Young Democrats: Give Singaporeans back their political rights

March 17, 2005
Singapore Democrats

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Press release: Grant Freedom of Assembly, Speech and Association to all NGOs and Singaporeans

Young Democrats strongly condemn and protests against the decision by the Monetary Authority of Singapore (MAS) to allow foreign accredited non-governmental organizations (NGOs) hold peaceful protests and demonstrations.

In the upcoming 2006 International Monetary Fund and World Bank board of governors annual meeting, 300 foreign accredited NGOs that apply with the local authorities, will be allowed to hold peaceful protests and demonstrations. This right to protest will, however, be denied to Singaporeans and Singaporean NGOs.

History has shown that Singaporeans who have gathered peacefully to protest has been severely warned or punished by the government. For example, in 2001 15 members of the Falun Gong spiritual group were arrested for holding a vigil in memory of group members who had died in custody in China. Seven of them were sentenced to four weeks in prison and eight were fined for holding a rally without a police permit.

Dr Chee Soon Juan, Secretary General of the Singapore Democratic Party and his party colleague Gandhi Ambalam were arrested for trying to hold a May Day Rally in 2002 after their application was rejected by the police. Dr Chee was jailed for five weeks. The SDP leader has also been fined and jailed for various attempts for speaking in public without permit.

On another occasion, six protestors were prevented by the police from a peaceful protest when they demonstrated outside the American embassy against the Iraq War.

Applications for freedom of assemblies have also been rejected, without any justification.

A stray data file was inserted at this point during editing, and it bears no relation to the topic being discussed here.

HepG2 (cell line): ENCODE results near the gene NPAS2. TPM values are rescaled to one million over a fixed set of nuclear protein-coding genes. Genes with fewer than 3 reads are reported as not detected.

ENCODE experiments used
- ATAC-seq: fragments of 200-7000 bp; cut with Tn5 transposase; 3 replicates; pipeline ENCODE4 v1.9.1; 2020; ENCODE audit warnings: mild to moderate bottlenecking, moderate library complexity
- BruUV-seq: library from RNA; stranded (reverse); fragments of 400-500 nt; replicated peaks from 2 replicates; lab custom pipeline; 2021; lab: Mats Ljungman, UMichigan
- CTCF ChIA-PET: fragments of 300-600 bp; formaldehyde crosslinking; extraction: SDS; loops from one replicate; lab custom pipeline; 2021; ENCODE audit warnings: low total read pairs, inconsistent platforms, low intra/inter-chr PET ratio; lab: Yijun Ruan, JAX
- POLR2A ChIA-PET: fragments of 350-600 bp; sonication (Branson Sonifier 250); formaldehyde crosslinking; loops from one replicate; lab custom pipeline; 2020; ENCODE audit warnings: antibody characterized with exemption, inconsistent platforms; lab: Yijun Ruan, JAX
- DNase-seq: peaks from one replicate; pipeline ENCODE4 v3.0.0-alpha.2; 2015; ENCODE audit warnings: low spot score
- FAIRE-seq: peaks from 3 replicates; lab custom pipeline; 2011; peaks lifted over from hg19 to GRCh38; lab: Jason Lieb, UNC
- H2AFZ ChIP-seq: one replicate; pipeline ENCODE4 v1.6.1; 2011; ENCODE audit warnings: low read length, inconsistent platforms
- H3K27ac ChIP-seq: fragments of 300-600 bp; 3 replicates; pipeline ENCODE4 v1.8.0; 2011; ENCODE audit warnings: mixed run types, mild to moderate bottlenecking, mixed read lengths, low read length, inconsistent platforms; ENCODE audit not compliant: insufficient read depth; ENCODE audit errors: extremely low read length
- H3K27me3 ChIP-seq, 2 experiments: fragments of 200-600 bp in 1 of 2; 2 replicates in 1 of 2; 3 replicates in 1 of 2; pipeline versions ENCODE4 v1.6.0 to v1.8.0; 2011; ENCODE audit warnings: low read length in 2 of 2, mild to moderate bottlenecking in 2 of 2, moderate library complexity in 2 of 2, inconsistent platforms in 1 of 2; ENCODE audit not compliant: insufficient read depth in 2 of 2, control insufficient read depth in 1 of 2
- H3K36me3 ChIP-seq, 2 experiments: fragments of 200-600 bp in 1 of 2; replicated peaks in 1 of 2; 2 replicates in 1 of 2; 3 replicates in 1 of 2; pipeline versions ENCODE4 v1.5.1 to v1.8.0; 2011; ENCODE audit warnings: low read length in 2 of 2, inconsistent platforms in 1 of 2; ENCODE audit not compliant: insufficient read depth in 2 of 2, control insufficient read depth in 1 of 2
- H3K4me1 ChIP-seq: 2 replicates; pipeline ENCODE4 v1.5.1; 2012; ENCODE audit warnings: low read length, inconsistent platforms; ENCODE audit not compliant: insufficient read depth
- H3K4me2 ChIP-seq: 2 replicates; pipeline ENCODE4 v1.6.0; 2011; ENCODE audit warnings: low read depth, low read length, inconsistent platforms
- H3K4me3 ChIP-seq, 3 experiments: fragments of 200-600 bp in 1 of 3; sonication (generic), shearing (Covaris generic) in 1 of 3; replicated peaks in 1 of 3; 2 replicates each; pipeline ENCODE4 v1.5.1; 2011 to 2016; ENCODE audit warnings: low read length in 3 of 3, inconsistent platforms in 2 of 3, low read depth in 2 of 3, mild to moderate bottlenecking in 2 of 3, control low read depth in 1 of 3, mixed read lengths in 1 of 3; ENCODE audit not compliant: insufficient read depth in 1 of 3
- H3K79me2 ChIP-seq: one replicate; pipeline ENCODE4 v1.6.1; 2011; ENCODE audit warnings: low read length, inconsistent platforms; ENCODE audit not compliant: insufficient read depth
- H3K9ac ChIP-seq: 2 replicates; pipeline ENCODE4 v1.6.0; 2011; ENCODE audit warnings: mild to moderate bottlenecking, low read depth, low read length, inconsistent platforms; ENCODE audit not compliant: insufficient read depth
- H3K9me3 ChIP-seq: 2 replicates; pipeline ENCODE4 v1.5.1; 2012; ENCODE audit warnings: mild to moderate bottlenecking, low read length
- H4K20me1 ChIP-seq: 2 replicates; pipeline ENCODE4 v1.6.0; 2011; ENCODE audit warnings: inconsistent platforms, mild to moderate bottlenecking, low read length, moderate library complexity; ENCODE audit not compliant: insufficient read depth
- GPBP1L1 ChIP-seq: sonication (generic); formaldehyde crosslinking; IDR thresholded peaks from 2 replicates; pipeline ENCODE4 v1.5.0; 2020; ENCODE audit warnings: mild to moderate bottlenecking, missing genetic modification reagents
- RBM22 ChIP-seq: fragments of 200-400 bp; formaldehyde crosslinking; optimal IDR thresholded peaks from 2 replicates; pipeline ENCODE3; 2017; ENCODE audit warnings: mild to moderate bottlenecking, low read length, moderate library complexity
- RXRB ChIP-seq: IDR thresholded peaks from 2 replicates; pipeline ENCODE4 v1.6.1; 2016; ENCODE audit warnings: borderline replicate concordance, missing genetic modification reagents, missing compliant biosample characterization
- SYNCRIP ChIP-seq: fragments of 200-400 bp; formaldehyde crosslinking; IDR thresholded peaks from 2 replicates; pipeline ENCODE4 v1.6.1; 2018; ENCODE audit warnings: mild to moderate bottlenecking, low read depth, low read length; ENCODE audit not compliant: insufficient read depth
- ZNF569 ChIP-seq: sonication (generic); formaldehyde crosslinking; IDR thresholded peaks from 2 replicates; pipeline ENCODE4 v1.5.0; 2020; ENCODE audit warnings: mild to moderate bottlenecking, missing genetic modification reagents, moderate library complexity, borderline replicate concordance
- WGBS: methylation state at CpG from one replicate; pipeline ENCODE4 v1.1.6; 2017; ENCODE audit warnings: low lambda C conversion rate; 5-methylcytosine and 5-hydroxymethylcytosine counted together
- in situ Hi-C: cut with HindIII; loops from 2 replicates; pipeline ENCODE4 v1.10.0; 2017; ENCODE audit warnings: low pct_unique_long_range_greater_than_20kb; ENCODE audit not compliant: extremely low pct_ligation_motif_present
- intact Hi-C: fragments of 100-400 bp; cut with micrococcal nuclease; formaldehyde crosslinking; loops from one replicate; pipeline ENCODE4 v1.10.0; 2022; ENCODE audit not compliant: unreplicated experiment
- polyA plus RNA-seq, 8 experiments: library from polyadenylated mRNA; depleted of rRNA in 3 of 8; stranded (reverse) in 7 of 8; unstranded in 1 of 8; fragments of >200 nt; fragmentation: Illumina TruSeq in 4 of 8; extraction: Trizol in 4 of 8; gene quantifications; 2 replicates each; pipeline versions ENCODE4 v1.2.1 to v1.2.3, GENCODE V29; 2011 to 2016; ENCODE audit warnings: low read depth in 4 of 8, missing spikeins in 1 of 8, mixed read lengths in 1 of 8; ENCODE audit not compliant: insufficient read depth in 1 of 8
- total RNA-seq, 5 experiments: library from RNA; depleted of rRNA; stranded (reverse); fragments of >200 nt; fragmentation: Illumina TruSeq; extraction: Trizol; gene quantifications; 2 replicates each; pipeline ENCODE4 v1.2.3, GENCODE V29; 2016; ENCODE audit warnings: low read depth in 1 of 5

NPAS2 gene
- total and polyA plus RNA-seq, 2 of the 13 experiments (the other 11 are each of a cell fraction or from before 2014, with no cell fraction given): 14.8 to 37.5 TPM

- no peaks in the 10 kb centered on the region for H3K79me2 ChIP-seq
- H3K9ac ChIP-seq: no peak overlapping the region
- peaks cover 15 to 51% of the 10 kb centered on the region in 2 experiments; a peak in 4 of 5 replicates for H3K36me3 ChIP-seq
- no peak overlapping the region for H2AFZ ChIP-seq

An application for women’s groups to hold a walk in support of the White Ribbon Campaign on violence against women was denied last year.

Veteran Singapore opposition politician J.B. Jeyaretnam was refused by the police to hold a peaceful protest against the goods and services tax (GST) hike on January 5 2003.

All these are recent examples of how the government has refused to grant this very fundamental civil liberty, which is enshrined in the United Nations Declaration of Human Rights, for Singaporeans.

Though the Singapore Constitution part IV, Section 14 on freedom of speech, assembly and association states that (a) every citizen of Singapore has the right to freedom of speech and expression; (b) all citizens of Singapore have the right to assemble peaceably and without arms; and (c) all citizens of Singapore have the right to form associations these guarantees are subjected to vaguely defined clauses by the government. The process of evaluating applications for peaceful protests is not transparent nor is it standardised.

The inconsistent actions and statements of the government in allowing certain protests have made a mockery out of existing laws. For example, in 1998 Mr Ong Teng Cheong and National Trade Union Congress (NTUC) members led an anti-USA march, reported to be attended by 4,000 Singaporeans without any incident. The march was conducted peacefully showing that Singaporeans are able to protest peacefully.

Hence, to prohibit Opposition Parties, activists and NGOs to do the same is sheer double standard.

On 11 March 2003, two women, Lettuce Ladies Holly Fraser, from Canada, and Lisa Franzetta, from America, demonstrated on busy Orchard Road clad only in green bikini tops and mini-skirts for the People for the Ethical Treatment of Animals (PETA). They were not stopped or arrested by the police, despite not having applied for a permit for their demonstration.

This contrasts sharply with the Minister of Home Affairs, Mr Wong Kan Seng, who said on 17 February 2003 that “The government does not authorise protests and demonstrations of any nature.”